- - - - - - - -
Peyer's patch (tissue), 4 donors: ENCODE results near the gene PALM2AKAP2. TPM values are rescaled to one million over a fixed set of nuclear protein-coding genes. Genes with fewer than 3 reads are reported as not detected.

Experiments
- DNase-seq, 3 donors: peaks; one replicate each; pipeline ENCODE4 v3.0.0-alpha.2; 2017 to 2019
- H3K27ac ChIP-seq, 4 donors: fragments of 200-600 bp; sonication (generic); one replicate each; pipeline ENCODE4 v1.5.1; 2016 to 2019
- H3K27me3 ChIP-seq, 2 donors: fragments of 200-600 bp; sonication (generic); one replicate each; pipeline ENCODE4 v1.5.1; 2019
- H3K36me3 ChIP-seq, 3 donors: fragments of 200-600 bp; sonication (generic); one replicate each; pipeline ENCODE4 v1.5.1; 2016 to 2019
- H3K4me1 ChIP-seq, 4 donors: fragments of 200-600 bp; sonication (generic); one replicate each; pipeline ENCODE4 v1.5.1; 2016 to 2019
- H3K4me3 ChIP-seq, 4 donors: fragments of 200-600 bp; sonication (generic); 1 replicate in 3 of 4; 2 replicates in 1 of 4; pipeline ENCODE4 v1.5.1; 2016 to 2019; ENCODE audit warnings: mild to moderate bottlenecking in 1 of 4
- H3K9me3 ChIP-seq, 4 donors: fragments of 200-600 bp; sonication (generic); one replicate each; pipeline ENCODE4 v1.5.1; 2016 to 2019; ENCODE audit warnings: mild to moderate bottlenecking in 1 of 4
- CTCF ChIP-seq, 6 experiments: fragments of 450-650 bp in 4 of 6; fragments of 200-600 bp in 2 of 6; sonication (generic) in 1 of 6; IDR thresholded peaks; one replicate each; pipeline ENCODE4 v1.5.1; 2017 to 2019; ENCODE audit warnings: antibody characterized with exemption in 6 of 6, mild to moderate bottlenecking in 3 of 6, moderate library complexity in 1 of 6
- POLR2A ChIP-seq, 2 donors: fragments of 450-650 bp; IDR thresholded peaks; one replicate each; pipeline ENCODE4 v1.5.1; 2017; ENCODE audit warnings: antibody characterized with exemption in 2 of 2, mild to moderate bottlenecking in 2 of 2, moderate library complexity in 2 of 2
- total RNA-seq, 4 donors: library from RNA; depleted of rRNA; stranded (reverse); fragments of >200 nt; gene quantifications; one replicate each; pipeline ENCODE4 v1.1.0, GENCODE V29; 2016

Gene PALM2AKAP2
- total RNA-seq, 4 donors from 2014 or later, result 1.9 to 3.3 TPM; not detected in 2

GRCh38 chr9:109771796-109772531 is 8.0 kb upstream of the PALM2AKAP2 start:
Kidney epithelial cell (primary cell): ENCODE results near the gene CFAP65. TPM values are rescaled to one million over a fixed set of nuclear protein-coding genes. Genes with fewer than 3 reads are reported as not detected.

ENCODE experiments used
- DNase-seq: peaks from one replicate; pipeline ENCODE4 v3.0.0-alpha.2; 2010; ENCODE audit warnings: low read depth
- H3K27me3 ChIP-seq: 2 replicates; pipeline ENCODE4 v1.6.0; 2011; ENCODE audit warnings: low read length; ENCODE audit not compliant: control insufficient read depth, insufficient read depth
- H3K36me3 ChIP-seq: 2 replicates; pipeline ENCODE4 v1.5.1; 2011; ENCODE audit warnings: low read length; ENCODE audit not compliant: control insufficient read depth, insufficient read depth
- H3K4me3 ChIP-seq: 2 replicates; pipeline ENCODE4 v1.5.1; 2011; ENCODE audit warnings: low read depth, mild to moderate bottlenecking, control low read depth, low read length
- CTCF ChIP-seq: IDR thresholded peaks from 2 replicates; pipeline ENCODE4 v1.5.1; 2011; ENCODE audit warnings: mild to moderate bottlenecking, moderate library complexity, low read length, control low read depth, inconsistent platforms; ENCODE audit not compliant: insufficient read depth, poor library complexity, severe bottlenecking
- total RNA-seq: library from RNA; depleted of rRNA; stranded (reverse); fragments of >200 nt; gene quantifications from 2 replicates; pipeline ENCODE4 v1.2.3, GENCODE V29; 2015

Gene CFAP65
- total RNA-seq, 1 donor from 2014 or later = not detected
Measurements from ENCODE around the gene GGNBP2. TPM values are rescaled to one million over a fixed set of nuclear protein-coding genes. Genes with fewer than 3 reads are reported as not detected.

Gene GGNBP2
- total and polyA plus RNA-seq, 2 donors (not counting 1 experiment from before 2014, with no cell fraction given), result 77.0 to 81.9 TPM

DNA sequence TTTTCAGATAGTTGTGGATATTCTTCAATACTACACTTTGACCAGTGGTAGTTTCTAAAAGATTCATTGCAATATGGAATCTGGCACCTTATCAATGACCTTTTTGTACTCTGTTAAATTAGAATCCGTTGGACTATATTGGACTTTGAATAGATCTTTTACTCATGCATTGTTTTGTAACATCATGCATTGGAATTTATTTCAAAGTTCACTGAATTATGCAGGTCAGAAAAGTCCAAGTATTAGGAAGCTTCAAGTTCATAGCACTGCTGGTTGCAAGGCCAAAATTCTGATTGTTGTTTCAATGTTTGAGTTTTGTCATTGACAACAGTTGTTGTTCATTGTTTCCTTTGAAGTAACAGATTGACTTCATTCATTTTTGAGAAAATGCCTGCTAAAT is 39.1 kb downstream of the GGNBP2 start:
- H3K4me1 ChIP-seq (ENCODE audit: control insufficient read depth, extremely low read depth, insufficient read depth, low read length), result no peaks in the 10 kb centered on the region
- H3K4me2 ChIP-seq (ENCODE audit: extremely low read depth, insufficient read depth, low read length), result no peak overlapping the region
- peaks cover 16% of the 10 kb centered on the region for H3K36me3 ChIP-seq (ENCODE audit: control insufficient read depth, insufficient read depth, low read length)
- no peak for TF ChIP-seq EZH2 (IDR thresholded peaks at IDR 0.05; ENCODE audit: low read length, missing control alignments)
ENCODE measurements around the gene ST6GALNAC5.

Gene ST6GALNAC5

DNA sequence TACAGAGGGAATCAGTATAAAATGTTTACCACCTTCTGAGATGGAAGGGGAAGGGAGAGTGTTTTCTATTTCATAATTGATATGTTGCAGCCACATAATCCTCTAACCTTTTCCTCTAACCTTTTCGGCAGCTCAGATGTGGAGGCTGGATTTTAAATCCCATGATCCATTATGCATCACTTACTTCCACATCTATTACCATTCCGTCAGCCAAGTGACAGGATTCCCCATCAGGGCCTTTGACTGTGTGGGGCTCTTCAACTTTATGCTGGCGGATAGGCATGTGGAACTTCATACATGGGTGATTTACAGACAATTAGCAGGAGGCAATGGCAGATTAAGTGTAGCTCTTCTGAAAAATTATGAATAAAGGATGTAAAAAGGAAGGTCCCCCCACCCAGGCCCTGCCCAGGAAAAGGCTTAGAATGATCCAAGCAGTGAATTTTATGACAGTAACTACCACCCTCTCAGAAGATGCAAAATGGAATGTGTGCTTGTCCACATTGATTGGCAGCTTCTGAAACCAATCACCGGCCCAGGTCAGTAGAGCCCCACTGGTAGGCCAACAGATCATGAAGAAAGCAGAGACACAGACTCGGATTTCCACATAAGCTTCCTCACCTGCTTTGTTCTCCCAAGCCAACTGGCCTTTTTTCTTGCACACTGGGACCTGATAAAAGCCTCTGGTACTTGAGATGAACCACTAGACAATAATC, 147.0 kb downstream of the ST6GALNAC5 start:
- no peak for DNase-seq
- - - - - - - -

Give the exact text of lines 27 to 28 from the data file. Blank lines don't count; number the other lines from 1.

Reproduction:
Gene GGNBP2
- total and polyA plus RNA-seq, 2 donors (not counting 1 experiment from before 2014, with no cell fraction given), result 77.0 to 81.9 TPM